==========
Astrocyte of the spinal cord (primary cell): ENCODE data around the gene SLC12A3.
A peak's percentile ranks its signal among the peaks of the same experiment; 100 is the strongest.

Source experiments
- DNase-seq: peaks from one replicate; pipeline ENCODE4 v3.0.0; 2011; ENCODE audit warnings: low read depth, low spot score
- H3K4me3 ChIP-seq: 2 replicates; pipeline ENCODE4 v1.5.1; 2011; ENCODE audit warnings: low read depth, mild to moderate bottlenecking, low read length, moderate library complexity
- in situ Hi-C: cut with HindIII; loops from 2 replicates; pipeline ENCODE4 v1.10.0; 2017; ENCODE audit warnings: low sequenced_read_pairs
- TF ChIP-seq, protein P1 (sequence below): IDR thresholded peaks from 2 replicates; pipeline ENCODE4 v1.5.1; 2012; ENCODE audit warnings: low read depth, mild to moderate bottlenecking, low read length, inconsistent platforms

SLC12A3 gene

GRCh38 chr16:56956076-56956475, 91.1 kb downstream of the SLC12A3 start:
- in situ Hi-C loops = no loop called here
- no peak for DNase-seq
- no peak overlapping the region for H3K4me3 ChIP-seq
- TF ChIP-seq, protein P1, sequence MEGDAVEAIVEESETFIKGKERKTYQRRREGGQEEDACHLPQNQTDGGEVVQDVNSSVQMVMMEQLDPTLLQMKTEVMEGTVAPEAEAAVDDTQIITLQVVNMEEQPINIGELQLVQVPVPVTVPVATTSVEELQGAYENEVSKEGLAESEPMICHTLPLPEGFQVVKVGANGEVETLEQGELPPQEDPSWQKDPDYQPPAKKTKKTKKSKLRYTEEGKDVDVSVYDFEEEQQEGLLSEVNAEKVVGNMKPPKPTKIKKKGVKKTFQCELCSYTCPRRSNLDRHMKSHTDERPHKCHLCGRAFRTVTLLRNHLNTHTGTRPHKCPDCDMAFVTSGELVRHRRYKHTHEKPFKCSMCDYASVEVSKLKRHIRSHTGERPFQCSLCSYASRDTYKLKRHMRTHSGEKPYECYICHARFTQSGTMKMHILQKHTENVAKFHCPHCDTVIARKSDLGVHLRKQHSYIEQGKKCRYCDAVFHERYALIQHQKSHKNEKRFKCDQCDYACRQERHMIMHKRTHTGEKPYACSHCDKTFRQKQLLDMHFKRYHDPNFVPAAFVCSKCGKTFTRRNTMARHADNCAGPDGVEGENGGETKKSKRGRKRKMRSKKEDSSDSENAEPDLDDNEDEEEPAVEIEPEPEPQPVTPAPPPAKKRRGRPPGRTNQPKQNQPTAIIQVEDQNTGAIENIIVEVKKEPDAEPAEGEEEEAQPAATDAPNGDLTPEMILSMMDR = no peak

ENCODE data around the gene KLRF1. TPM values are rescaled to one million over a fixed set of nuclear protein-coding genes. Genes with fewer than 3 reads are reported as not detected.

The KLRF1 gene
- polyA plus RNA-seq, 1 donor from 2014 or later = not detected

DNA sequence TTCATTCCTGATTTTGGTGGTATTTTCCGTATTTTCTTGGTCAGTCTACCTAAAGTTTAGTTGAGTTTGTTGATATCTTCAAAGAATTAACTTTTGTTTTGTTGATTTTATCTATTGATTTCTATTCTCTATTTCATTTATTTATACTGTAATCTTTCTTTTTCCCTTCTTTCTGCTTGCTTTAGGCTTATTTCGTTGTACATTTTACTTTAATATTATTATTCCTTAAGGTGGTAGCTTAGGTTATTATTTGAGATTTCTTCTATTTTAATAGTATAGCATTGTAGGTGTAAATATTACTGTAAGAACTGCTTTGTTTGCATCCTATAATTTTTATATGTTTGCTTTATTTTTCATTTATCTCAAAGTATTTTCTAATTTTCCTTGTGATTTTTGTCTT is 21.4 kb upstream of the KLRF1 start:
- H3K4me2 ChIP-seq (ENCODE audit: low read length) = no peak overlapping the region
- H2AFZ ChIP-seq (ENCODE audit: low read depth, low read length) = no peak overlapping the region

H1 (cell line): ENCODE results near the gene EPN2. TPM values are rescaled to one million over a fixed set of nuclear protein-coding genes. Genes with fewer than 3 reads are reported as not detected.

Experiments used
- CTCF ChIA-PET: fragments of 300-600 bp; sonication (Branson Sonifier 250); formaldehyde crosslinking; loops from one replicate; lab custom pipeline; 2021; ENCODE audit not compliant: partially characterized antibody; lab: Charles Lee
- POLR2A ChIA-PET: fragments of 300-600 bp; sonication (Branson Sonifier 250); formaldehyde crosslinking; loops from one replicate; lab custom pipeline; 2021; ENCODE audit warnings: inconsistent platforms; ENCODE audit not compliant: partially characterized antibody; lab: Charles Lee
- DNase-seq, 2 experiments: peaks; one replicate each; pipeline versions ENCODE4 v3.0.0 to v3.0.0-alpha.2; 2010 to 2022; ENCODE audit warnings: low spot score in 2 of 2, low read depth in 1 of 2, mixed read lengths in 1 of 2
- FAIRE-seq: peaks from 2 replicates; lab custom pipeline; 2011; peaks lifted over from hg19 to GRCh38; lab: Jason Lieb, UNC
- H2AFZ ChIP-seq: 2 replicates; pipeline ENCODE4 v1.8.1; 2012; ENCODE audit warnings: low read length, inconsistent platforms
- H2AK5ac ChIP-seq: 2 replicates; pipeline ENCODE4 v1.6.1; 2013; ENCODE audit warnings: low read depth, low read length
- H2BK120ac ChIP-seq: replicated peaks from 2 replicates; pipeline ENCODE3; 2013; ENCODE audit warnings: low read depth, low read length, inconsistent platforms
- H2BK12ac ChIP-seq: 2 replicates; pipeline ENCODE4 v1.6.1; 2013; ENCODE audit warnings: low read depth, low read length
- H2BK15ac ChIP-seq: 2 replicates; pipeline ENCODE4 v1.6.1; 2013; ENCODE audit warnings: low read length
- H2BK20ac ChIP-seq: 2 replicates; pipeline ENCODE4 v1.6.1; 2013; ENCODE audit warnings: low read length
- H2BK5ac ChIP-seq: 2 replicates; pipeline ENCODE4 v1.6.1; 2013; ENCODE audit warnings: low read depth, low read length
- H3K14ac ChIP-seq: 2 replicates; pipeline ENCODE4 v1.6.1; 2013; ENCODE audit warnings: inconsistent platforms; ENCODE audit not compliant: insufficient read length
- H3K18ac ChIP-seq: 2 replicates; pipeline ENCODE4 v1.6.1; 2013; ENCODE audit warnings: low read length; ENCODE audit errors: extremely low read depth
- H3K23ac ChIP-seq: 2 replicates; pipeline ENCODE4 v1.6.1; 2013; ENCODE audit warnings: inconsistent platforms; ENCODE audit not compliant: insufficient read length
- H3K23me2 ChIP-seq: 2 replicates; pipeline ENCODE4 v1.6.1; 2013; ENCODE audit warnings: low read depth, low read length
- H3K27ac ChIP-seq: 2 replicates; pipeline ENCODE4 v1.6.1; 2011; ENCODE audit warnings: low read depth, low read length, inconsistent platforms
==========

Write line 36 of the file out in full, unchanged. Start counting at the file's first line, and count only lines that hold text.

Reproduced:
- H3K23me2 ChIP-seq: 2 replicates; pipeline ENCODE4 v1.6.1; 2013; ENCODE audit warnings: low read depth, low read length